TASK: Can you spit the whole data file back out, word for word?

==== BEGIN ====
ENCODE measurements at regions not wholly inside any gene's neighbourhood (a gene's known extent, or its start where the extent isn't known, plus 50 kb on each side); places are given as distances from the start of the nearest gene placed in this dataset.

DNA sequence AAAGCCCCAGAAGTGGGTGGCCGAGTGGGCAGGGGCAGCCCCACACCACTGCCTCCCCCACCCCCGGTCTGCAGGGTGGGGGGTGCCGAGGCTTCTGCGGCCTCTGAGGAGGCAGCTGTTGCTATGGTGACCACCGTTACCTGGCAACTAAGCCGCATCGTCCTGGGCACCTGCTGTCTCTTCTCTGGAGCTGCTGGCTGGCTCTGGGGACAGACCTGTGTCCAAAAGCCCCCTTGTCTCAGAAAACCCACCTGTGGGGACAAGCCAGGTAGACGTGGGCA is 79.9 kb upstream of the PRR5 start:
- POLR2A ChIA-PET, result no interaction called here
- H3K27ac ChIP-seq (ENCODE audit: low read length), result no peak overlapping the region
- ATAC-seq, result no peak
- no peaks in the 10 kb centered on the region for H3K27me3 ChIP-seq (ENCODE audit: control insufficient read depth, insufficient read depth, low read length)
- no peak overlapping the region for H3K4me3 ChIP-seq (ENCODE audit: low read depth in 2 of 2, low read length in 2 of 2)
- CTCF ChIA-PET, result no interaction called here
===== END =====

ENCODE measurements at regions not wholly inside any gene's neighbourhood (a gene's known extent, or its start where the extent isn't known, plus 50 kb on each side); places are given as distances from the start of the nearest gene placed in this dataset.

DNA sequence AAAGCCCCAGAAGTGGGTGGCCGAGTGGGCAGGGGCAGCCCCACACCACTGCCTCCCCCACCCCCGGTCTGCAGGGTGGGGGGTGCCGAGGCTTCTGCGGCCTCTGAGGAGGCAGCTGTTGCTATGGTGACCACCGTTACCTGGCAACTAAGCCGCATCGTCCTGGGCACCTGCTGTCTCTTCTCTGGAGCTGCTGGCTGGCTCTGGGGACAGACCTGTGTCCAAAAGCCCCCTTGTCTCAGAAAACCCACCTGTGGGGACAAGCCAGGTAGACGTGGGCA is 79.9 kb upstream of the PRR5 start:
- POLR2A ChIA-PET, result no interaction called here
- H3K27ac ChIP-seq (ENCODE audit: low read length), result no peak overlapping the region
- ATAC-seq, result no peak
- no peaks in the 10 kb centered on the region for H3K27me3 ChIP-seq (ENCODE audit: control insufficient read depth, insufficient read depth, low read length)
- no peak overlapping the region for H3K4me3 ChIP-seq (ENCODE audit: low read depth in 2 of 2, low read length in 2 of 2)
- CTCF ChIA-PET, result no interaction called here